Uh, so, I would say create whatever that little altar is, that little nurturing space, that you can come home to, where you may create your writing, or, you bring your writing there. Uh, like an old friend that you want to introduce to your mom or whatever, because that’s what I do. I don’t often do my creation in that space. Like I said, some of the greatest moments happen when I’m on the trail. One of the poems that still bears, well phrases that bears with me in a poem, is “The Quilted Hills.” It was just a little line that I even borrowed from my own poem into another poem. But that happened when I was just walking through the woods seeing the autumn leaves. [Yeah.]

Uh, and then I just carried that phrase home with me to my sacred space and wrote about it, so that would be one piece of advice. The other is don’t give up if you have a dream. You know, if you feel that you’re a poet or a songwriter, or a novelist, don’t give up on the dream. It does, there’s no expiration date on dreams. [Yeah.]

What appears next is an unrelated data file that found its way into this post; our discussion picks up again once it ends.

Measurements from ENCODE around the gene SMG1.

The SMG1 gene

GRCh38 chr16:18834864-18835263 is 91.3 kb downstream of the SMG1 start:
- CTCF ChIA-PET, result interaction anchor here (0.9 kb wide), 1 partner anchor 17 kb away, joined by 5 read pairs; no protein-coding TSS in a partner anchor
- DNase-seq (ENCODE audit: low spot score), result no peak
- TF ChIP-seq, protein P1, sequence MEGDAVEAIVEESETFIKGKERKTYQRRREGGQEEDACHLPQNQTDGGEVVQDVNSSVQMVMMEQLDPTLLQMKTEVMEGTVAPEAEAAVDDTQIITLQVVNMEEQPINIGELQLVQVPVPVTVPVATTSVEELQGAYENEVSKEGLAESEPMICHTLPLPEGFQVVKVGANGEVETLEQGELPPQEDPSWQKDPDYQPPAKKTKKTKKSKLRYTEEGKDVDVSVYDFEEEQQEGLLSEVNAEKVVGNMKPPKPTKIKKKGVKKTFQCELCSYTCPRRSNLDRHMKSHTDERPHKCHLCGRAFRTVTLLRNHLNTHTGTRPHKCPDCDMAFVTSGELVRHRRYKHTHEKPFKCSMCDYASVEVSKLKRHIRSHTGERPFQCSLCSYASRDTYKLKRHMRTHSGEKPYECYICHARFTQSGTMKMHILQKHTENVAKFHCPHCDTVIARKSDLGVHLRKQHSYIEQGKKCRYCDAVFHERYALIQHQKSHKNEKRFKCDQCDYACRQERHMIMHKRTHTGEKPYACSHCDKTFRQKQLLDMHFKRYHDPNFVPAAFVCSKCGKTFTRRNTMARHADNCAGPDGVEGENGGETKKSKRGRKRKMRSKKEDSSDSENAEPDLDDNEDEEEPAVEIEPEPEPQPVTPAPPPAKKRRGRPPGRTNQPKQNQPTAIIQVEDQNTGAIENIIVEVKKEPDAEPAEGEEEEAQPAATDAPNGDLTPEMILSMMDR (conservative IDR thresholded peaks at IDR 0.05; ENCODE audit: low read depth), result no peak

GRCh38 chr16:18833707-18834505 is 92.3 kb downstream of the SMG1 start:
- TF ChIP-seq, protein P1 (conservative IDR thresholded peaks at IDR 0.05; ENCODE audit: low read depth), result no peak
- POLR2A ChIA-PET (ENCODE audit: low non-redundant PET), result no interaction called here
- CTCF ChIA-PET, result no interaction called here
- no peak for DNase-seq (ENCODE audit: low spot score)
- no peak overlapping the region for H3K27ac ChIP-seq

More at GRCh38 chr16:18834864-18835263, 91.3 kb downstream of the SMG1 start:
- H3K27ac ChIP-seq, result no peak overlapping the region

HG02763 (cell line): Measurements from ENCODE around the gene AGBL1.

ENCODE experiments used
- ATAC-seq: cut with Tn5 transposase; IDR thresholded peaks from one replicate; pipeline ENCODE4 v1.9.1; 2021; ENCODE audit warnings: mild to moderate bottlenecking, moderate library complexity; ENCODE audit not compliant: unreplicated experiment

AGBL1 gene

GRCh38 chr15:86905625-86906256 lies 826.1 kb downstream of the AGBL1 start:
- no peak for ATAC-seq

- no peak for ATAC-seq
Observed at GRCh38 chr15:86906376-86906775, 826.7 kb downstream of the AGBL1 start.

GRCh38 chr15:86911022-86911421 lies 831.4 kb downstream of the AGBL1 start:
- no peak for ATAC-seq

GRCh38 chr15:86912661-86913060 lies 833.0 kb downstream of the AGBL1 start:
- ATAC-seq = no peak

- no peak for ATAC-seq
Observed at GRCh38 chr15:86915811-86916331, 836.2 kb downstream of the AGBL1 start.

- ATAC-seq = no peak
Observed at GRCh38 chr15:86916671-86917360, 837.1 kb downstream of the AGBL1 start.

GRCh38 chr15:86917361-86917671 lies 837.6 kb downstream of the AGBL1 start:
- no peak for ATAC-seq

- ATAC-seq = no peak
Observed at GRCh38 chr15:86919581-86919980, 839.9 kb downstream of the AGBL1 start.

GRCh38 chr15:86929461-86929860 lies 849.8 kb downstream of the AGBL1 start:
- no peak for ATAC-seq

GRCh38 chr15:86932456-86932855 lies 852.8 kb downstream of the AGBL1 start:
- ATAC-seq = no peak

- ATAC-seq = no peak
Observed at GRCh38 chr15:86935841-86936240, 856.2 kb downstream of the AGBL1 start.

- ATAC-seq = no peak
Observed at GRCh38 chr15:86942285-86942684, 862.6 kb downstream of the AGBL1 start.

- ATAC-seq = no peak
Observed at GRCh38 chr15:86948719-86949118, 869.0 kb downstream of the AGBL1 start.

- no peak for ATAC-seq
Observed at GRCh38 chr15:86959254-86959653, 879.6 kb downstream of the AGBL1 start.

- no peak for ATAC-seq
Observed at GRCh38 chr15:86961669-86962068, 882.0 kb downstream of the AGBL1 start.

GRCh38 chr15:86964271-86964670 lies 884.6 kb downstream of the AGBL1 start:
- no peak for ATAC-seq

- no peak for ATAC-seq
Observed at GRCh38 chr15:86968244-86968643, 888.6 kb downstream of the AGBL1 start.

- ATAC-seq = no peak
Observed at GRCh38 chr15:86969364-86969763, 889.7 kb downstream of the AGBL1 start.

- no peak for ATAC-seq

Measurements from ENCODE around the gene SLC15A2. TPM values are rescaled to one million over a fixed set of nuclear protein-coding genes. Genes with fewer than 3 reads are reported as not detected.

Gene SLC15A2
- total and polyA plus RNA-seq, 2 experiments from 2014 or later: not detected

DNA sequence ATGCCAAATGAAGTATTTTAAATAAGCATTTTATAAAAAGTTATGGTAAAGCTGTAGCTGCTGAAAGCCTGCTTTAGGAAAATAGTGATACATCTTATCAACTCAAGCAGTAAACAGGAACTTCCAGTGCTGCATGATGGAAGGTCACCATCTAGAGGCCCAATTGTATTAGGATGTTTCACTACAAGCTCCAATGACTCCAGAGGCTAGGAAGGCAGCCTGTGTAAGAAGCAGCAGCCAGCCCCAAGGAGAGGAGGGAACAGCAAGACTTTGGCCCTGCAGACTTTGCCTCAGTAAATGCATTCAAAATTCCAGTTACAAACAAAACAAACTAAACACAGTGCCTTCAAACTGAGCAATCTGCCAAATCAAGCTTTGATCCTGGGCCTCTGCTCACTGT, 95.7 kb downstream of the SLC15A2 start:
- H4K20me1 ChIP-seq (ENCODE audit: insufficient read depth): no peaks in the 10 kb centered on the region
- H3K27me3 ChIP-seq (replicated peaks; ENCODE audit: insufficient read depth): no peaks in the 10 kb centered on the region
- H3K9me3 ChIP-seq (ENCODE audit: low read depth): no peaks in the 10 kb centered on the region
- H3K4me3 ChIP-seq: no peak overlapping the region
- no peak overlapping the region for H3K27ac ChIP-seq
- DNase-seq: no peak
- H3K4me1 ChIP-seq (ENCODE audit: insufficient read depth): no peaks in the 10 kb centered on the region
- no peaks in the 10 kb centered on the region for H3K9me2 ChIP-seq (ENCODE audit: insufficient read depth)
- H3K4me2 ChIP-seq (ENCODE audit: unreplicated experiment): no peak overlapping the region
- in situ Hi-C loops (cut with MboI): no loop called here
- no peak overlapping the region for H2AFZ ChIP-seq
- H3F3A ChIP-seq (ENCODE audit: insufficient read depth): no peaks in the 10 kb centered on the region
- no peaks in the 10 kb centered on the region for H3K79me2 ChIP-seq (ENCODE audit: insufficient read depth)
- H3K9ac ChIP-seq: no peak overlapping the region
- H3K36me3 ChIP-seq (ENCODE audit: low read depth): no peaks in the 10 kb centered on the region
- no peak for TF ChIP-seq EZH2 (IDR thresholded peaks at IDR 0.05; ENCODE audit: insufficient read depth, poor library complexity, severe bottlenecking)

I am proof in that because I was lured to poetry as a youngster, as we’ve talked about. I published my first poetry as a senior in high school, um, published some poetry in college, and then got so busy teaching poetry, pursuing degrees after degrees, I just sort of let that creative part of me, uh, go aside. And I apologized by just saying, okay, I’m teaching others to be creative. But when the pandemic hit, [Yeah.] I was, you know, I was working from home. I was pointblank in my best, safest nurturing space. And the creativity started happening. And I thought it’s time to retire. [chuckles] It’s time to write, um, because you promised a little girl a long time ago, a little 10-year-old self, that you would write. So that is a long way around to say create a nurturing space and, um, know that your dreams of being a writer, they don’t have a time, uh, factor on them.